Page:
Johnson-McGoldrick sat down with Moviehole to talk about the intricacies of co-writing “Aquaman,” Topo the bongo-playing octopus and Julie Andrews’ great role (not Mary Poppins!).
Moviehole: How did you get started in writing?
David Leslie Johnson-McGoldrick: I got started at a very early age. I was interested in putting on shows and I liked entertaining people from childhood. In my teenage years, I thought I would be an author and it was more because growing up in Ohio, it never occurred to me that you could work in movies. Back then to me, movies in the theater came out of a little box. At 16, I realized it was a job to make movies, and I decided not to write books so I went to film school. I wanted to direct and did a film and the script was good but the movie was terrible…that’s how I got started.
Moviehole: Your mentor was Frank Darabont. What are the most important things you learned from him?
DLJM: It was a great mentor ship. At the time I was frustrated, because it was five years between “Shawshank” and “Green Mile” and I was like, when are we going to make it? He was writing and I got to see firsthand the emotional rollercoaster of it, the ups and downs — it’s a lot when you’re in your office by yourself all day long, you’re part of a process with no complete control over things. It helped prepare me emotionally for the excitement and disappointment of that job. He knew it was what I wanted to do and he was reading everything I wrote and giving me critiques. I remember reading “Saving Private Ryan,” (Darabont worked on the film) and reading his writing; I think stylistically in my approach in writing I’m very influenced by his writing. We are still in touch and there is stuff we want to work on someday.
Moviehole: What is your writing style?
DLJM: I have only worked with a partner once on “Wrath of the Titans.” I work on my own, and on this film we (Will Beall, co-writer) didn’t work at the same time — he did a draft and I did a draft, they went back and forth between us and he was the one who started that process on “Aquaman.” I actually met him for the first time at a WGA event. Meeting him went well. It’s the nature of the beast, you’re hired and fired and rehired. I have found mostly that writers understand that when you meet up. I don’t have hard feelings about being rewritten, especially on a movie this size. I used to have to be alone with total silence, I’ve since learned to do it in different circumstances and while working consistently, I am not precious about it.
I have to work on a plane or in a coffee shop and so I make a mix of soundtracks as music is a big part of it for me, I love soundtracks. I can’t work with others talking. The music depends on what I’m working on. The only thing I have to avoid is a soundtrack if it’s too iconic, so I get soundtracks of movies I haven’t seen. My favorite all-time soundtracks are “Star Wars” and “Raiders of the Lost Ark,” but it’s too much of a visual image with those movies, I need to picture something original.
Moviehole: What was the biggest challenge about working on “Aquaman”?
DLJM: It was a lot of fun to be honest, you’re writing “Aquaman!” It was a little like getting to go play and I felt like the challenges that were faced were harder for Zach Snyder for “Justice League” — because he was the one who had to figure out who Aquaman was. It’s a maligned character and people are more familiar with the robot chicken character of Aquaman — a guy with a blond pompadour riding a fish is the conception. Zach cast Jason (Momoa) which completely shattered people’s perceptions and we were able to steer Jason back to the classic Aquaman. I don’t think you could’ve shown him in a suit right out of the gate. He had to show Aquaman was cool.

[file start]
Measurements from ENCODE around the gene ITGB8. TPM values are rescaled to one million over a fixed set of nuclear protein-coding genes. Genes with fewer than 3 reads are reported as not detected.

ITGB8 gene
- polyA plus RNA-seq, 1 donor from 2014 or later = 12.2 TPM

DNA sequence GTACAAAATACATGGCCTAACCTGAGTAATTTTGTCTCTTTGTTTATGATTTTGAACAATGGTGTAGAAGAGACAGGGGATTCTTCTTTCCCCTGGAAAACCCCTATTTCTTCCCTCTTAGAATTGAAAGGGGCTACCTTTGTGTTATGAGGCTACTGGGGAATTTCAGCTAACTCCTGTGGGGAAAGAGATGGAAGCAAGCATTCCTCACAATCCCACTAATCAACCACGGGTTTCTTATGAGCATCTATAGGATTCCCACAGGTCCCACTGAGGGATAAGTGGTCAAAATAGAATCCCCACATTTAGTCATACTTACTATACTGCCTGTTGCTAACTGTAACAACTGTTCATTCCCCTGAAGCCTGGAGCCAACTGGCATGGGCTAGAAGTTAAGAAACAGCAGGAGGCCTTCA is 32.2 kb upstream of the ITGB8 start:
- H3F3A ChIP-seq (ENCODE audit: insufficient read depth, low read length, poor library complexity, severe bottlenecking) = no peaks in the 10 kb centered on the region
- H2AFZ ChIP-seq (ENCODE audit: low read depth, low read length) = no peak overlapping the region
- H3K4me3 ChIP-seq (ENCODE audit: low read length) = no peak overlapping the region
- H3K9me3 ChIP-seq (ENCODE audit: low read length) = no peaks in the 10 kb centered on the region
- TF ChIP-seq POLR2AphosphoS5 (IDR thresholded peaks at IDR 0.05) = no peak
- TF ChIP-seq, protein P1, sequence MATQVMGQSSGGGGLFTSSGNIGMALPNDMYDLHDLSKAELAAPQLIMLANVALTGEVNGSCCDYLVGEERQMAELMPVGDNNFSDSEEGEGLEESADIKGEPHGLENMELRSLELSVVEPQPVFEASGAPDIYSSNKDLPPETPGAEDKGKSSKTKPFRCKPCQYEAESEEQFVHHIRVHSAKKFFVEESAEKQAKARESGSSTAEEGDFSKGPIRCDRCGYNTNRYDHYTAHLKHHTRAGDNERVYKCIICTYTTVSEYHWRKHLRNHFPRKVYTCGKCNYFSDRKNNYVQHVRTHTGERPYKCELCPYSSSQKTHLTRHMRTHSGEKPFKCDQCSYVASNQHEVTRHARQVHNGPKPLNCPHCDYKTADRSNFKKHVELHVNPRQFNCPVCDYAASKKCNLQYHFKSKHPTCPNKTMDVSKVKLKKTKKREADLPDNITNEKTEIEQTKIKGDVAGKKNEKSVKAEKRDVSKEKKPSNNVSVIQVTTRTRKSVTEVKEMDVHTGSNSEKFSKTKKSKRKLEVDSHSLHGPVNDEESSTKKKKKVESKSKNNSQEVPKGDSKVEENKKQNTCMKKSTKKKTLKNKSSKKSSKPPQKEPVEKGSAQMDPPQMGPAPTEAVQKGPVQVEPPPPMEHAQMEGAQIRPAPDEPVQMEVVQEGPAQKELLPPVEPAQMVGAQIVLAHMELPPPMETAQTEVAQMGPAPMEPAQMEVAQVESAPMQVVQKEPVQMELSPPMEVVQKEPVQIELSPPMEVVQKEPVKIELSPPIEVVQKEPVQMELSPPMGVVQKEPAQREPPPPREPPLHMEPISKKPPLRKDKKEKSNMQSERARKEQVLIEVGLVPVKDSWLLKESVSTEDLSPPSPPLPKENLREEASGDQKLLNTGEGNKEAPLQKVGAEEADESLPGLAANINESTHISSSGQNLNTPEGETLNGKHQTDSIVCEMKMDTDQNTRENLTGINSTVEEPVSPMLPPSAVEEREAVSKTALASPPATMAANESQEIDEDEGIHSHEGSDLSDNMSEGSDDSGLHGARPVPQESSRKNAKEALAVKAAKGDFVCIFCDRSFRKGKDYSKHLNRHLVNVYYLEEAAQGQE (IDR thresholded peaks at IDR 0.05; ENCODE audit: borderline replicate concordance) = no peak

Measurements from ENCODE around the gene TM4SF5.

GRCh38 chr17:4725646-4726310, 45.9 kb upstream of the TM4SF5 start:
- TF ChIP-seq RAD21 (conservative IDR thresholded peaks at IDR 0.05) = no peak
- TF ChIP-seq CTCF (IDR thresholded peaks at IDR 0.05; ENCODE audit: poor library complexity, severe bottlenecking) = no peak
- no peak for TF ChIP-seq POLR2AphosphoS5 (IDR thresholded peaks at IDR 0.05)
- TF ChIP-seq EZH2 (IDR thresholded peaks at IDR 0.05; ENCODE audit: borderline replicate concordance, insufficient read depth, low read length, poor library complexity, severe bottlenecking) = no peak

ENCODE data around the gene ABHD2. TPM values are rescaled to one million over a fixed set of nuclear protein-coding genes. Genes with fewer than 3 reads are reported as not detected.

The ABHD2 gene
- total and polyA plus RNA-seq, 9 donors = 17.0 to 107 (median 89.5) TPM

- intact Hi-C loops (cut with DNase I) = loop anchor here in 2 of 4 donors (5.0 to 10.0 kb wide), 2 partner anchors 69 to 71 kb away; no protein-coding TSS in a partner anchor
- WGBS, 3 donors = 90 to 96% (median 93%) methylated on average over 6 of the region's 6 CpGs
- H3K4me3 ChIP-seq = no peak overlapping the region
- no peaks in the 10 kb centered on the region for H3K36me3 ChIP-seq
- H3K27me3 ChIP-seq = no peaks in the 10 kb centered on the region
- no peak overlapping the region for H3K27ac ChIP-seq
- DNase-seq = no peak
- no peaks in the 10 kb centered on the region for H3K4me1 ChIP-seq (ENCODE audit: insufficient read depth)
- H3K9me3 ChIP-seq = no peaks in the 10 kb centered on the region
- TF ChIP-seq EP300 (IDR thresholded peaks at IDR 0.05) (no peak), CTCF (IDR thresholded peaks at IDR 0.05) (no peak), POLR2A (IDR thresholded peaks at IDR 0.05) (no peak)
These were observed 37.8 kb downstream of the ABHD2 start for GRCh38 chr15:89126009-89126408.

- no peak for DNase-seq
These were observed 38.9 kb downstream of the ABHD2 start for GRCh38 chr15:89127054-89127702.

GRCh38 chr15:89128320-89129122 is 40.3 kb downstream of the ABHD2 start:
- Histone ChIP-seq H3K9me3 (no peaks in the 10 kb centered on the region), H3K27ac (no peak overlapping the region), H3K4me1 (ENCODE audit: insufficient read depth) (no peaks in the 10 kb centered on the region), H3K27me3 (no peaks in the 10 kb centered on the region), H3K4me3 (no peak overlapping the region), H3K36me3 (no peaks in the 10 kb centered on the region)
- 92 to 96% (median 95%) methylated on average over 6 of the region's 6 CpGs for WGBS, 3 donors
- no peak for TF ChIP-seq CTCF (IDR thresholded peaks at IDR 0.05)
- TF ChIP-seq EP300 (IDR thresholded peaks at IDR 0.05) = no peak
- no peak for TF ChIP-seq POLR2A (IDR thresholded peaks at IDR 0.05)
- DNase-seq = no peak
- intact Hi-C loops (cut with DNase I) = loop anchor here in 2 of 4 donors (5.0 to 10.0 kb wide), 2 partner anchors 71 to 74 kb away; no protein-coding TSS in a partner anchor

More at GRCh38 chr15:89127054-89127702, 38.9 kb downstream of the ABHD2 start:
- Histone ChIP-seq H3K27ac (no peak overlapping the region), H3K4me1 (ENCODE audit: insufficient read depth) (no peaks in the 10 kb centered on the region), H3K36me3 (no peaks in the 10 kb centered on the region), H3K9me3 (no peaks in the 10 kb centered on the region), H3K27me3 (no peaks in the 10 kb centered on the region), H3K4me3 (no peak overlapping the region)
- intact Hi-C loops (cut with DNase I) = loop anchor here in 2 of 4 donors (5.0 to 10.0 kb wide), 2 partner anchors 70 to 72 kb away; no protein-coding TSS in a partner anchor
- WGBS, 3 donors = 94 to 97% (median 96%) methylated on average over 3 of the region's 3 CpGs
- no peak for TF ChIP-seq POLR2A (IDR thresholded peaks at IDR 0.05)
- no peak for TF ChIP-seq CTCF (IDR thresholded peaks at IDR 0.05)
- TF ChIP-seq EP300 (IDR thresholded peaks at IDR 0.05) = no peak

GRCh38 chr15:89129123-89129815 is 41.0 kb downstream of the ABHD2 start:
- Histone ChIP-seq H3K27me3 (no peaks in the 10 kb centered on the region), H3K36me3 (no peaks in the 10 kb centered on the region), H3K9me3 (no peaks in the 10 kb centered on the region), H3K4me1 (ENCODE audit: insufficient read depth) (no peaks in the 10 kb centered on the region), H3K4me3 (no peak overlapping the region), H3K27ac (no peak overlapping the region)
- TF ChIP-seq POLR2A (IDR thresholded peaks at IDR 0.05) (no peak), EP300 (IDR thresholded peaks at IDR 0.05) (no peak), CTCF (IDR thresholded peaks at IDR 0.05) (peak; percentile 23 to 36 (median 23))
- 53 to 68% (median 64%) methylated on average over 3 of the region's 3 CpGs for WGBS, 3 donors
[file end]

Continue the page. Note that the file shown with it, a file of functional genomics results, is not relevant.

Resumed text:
Moviehole: There’s a lot of psychology to writing then?
DLJM: Sometimes you have to break people’s expectations, like with Daniel Craig with “Casino Royale” breaking someone’s head with a toilet seat; two movies later on, he’s in a tux and he’s fighting komodo dragons.
Moviehole: What was your biggest surprise learning about the character Aquaman?
DLJM: When I first got this job, I went back to the comic issue one of Aquaman and was pouring through the issues, knowing we are doing a different take on the character. The biggest surprise I had reading it was that everyone had in their head an antiquated idea of who Aquaman was because of the cartoon show – the one with Aqualad where he had an Aquacave, and he got married and had an Aqua baby and it was an innocent comic at the beginning.
Then it took a dark and sophisticated turn long before ”Watchmen” came about, it became about what comics could be. You had Black Manta kill Aquababy! It took a dark turn and it was that abrupt; Aquababy didn’t even have a name. The stories changed from Superman under water to a broader scope where he had to deal with politics and palace intrigue and he was a king. You went from the bongo-playing octopus Topo to a baby getting murdered. James Wan (director) was all into the octopus getting into the movie so Topo made it in the movie. He was all into the old school hat tip to Topo.
Moviehole: What about the special effects on “Aquaman”?
DLJM: James early on was making a comparison about “Star Wars” under water, and I think it will surprise people — it takes us out of the typical superhero story. It’s not about a nuclear bomb, it takes place on a grand scale in a world we’ve never seen. It’s what makes that character different from other superheroes. We have a whole underwater civilization to explore and it feels like the opening of a giant world.